We visited Hershey’s Chocolate World Visitor Center, Hershey Park, and Zoo America one June and took a simulated tour of the Chocolate Factory on the Chocolate Ride. We walked through a tropical jungle where the cocoa beans were harvested and viewed the chocolate-making process during the ride. At the end, we received a free sample. We explored the gift shops and restaurants and had ice cream Hershey style.
The Really Big 3D Show provided a glimpse of the history of Hershey’s chocolate. The show was designed and produced by Landmark Entertainment, the group who designed Universal Studios “Terminator 2/3D”. Free candy samples made the show even sweeter.
We took in 11 acres of wildlife, Zoo America, with park admission, but the most amazing adventure for my husband and stepdaughter was Storm Runner in Hershey Park. It was the first hydraulic launch coaster with inversions. It sped off at 72 miles per hour. I rode a lot of coasters, but I waited on the ground for this one. However, I joined my husband and stepdaughter for the thrills of Great Bear, an inverted coaster. The four inversions, vertical loop, camelback twist, and wing over gave us the sensation of flying through the air as our feet dangled.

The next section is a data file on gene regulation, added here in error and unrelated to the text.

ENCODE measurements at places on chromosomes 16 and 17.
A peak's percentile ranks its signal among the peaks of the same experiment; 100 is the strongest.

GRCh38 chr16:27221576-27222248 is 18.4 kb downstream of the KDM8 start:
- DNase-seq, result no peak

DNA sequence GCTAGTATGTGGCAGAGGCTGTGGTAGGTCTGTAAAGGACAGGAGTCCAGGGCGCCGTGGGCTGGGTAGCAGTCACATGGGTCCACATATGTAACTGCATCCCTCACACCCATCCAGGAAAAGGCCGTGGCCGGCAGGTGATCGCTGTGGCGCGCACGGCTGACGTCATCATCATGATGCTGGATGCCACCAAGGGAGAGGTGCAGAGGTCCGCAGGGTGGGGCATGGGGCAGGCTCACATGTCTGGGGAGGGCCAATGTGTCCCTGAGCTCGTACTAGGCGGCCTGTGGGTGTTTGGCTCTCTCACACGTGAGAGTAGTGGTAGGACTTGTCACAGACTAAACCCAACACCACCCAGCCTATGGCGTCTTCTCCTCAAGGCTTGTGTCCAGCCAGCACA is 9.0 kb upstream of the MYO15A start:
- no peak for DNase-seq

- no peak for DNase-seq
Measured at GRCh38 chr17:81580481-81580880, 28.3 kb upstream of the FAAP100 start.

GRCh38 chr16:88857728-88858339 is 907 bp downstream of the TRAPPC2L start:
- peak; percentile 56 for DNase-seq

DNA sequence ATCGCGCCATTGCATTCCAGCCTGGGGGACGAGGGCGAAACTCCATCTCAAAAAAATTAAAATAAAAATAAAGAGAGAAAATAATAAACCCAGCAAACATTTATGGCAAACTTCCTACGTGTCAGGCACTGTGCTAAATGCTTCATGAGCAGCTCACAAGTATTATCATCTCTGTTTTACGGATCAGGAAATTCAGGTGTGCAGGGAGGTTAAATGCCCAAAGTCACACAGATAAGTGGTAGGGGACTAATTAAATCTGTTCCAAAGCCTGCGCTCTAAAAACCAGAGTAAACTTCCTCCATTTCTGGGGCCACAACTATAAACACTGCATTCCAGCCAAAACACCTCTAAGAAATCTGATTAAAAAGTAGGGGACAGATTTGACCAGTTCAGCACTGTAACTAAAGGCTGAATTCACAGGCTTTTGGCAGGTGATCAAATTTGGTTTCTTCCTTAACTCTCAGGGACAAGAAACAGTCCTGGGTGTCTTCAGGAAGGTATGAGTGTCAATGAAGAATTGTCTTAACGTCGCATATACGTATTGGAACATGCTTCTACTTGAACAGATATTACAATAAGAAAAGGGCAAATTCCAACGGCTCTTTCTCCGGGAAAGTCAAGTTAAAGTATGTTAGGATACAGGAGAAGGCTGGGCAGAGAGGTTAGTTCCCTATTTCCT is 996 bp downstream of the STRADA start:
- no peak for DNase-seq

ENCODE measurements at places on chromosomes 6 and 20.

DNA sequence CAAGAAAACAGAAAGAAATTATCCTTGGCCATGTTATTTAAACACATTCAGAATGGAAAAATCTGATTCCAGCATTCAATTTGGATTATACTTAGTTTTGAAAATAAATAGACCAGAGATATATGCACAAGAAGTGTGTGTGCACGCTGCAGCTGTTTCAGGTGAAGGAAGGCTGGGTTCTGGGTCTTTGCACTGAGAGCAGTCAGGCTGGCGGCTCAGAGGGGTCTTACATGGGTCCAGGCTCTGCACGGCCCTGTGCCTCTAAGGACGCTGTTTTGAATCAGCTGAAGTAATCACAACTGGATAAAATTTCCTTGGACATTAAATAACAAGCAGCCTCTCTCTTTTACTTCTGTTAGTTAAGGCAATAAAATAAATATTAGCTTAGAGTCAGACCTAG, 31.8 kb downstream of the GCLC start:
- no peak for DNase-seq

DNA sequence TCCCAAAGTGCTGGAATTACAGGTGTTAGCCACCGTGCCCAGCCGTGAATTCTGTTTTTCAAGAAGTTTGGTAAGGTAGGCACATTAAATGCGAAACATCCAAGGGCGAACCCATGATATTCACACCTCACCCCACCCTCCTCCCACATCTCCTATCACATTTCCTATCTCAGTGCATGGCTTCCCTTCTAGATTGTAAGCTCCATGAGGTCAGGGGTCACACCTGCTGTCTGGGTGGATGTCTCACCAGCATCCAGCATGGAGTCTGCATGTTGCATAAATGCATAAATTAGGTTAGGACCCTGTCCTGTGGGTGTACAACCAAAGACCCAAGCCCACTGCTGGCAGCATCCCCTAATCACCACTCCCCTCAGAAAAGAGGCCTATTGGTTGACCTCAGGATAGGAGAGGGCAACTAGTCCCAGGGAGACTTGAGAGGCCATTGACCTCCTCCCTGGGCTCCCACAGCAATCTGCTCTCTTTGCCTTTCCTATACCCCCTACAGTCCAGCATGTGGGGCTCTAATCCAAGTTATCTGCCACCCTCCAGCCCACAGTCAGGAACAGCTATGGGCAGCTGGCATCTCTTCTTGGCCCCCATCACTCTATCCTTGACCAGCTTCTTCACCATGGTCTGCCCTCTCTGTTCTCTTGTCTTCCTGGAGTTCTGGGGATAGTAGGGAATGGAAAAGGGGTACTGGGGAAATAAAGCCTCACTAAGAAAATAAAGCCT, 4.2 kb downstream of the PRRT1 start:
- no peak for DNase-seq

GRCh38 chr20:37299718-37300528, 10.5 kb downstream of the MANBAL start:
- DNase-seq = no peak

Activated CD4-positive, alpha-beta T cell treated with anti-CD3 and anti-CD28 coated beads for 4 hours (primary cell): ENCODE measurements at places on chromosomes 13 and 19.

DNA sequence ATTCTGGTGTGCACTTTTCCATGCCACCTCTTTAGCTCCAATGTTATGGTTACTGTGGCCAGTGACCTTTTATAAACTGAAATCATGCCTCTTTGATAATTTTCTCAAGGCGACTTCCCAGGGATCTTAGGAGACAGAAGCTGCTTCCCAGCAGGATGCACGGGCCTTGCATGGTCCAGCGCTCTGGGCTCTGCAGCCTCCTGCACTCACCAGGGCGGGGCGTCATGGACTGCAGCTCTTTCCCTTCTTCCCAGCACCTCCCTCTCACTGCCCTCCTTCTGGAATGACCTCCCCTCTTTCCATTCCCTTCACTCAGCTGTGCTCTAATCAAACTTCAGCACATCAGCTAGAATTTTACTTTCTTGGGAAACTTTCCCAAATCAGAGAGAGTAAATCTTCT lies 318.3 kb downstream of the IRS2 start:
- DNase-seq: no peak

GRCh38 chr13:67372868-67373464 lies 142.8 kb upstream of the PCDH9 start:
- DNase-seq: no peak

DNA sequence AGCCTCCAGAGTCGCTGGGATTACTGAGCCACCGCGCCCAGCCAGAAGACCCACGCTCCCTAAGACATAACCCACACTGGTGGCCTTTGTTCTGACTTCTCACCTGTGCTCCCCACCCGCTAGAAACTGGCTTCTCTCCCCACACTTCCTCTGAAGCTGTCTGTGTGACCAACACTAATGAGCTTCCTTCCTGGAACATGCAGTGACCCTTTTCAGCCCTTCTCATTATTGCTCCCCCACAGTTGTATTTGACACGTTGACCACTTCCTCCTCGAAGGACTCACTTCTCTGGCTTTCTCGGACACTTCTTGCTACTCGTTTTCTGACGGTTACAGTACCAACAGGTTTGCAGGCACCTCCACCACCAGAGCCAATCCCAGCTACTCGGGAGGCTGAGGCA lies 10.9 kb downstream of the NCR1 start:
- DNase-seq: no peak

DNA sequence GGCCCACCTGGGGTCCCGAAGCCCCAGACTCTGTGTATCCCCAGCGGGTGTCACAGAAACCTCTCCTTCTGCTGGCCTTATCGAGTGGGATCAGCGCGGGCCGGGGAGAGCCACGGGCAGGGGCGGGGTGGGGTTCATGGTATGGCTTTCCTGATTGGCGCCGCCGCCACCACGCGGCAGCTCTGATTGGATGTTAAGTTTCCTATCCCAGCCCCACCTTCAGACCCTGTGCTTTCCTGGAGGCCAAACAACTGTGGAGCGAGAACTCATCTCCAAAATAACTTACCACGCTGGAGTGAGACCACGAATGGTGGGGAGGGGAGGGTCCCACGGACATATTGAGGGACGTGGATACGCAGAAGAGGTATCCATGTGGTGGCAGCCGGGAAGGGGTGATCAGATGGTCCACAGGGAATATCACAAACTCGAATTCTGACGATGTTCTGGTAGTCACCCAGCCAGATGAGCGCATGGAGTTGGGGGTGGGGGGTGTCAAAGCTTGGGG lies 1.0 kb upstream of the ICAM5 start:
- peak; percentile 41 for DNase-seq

I got lots of great pictures, even some of Hershey Kiss traffic lights. The streets are named after Hershey candy. I even found out where my favorite Jolly Rancher candy is made. It, too, is a Hershey product though it is not chocolate. My husband had to stock up on his favorite white chocolate Hershey bars with almonds and white Kit Kat bars which are so hard to find, but delicious. Hershey, Pennsylvania, is the sweetest place on earth, just as they say. My husband, Scott, thought Storm Runner and his candy bars made it so. As for my stepdaughter and I, we found Great Bear and Jolly Ranchers sweeter. She and I shared the same taste in coasters back then, but she's gone on to ride the swiftest, tallest, and longest with her father since our Hershey sweet summer.